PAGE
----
Last and First Men

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4. cosmology

We find ourselves living in a vast and boundless, yet finite, order of spatio-temporal events. And each of us, as the racial mind, has learned that there are other such orders, other and incommensurable spheres of events, related to our own neither spatially nor temporally but in another mode of eternal being. Of the contents of those alien spheres we know almost nothing but that they are incomprehensible to us, even in our racial mentality.

Within this spatio-temporal sphere of ours we remark what we call the Beginning and what we call the End. In the Beginning there came into existence, we know not how, that all-pervading and unimaginably tenuous gas which was the parent of all material and spiritual existence within time's known span. It was in fact a very multitudinous yet precisely numbered host. From the crowding together of this great population into many swarms, arose in time the nehulae, each of which in its turn condenses as a galaxy, a universe of stars. The stars have their beginnings and their ends; and for a few moments somewhere in between their beginnings and their ends a few, very few, may support mind. But in due course will come the universal End, when all the wreckage of the galaxies will have drifted together as a single, barren, and seemingly changeless ash, in the midst of a chaos of unavailing energy.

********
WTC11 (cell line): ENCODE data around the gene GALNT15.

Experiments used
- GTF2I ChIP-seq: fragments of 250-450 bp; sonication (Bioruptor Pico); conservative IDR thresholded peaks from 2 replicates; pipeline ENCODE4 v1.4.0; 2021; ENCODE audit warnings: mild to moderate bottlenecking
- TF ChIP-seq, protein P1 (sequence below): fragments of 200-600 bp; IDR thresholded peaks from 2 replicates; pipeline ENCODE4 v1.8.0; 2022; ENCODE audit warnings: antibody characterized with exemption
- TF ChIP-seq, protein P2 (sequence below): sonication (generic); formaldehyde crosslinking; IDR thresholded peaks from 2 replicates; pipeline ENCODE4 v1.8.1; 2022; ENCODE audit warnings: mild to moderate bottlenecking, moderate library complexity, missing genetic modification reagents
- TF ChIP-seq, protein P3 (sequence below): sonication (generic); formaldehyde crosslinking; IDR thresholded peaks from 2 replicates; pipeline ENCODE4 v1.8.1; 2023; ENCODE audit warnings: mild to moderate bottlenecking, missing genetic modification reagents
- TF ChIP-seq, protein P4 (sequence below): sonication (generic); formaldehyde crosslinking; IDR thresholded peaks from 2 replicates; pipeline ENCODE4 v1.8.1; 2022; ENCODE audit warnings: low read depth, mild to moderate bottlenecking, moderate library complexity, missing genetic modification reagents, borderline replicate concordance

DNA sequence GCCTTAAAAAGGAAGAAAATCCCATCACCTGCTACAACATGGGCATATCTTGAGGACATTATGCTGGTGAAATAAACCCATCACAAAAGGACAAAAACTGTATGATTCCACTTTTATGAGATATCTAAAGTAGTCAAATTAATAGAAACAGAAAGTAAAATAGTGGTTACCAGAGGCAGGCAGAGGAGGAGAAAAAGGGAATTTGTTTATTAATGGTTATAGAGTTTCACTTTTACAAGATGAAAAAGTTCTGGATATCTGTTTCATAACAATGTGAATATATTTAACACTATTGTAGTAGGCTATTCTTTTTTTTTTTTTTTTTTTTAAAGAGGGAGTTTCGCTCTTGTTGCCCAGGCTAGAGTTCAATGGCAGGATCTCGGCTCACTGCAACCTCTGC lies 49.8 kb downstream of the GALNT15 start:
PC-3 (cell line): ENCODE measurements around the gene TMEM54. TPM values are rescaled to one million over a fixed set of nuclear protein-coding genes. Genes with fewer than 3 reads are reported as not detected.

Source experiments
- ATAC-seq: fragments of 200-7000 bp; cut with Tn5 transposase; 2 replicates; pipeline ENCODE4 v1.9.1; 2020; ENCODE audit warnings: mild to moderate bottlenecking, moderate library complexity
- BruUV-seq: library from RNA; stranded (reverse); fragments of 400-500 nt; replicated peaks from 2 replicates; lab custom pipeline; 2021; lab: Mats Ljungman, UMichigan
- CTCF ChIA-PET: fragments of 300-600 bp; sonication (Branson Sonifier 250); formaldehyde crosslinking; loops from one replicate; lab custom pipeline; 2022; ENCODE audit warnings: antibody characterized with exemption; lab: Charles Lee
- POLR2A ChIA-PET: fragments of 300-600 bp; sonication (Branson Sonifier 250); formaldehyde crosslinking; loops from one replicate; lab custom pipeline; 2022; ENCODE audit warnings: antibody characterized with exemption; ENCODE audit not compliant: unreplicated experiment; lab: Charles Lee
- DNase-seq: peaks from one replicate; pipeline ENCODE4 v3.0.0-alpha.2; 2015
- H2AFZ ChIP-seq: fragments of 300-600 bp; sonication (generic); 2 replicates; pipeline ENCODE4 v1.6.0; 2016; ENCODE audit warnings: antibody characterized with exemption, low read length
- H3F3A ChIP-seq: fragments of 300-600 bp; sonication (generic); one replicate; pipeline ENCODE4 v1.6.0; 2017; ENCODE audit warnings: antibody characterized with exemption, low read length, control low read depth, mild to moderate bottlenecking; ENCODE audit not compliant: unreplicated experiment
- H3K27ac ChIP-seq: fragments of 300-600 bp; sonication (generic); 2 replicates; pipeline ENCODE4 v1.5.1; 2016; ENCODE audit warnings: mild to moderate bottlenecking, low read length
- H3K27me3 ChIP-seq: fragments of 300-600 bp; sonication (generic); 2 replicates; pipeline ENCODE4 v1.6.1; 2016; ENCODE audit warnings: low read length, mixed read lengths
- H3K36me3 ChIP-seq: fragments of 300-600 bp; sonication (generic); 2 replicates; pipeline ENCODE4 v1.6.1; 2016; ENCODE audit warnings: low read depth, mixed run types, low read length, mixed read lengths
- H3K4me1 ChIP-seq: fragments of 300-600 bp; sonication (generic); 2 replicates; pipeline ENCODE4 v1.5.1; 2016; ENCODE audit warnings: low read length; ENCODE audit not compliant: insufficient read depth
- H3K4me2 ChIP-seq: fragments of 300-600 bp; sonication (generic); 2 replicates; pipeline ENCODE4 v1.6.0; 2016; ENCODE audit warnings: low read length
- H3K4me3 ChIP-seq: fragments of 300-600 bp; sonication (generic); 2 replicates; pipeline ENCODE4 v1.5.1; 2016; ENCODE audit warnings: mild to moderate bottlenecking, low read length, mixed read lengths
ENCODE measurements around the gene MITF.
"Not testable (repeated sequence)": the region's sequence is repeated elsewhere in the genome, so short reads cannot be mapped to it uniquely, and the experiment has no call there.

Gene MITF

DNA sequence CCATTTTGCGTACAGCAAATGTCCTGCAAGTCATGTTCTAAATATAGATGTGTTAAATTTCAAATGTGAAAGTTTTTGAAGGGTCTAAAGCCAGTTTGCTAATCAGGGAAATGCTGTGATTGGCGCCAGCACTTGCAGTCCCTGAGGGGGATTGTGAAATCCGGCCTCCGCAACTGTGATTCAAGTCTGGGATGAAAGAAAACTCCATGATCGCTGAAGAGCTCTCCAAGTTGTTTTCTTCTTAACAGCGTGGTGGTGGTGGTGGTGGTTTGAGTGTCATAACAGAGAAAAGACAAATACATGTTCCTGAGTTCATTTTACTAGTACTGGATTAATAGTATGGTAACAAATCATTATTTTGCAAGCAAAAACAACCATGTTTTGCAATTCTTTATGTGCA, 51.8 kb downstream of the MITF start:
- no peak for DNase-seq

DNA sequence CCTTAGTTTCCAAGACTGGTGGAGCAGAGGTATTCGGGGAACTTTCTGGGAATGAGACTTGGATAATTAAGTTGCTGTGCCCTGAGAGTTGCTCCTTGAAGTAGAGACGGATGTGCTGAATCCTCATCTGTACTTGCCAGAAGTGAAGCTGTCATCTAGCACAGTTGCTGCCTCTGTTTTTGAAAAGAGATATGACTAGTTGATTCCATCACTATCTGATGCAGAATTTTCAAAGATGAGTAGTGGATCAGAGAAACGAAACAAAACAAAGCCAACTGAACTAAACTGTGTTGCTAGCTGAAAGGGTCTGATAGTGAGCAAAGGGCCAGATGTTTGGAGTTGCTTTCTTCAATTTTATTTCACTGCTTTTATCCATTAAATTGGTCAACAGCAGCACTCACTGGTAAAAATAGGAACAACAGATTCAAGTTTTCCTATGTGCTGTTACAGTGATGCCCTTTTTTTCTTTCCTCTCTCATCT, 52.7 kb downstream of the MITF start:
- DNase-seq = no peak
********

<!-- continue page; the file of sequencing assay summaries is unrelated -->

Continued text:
But the cosmic events which we call the Beginning and the End are final only in relation to our ignorance of the events which lie beyond them. We know, and as the racial mind we have apprehended as a clear necessity, that not only space but time also is boundless, though finite. For in a sense time is cyclic. After the End, events unknowable will continue to happen during a period much longer than that which will have passed since the Beginning; but at length there will recur the identical event which was itself also the Beginning.

Yet though time is cyclic, it is not repetitive; there is no other time within which it can repeat itself. For time is hut an abstraction from the successiveness of events that pass; and since all events whatsoever form together a cycle of successiveness, there is nothing constant in relation to which there can be repetition. And so the succession of events is cyclic, yet not repetitive. The birth of the all-pervading gas in the so-called Beginning is not merely similar to another such birth to occur long after us and long after the cosmic End, so-called; the past Beginning is the future Beginning.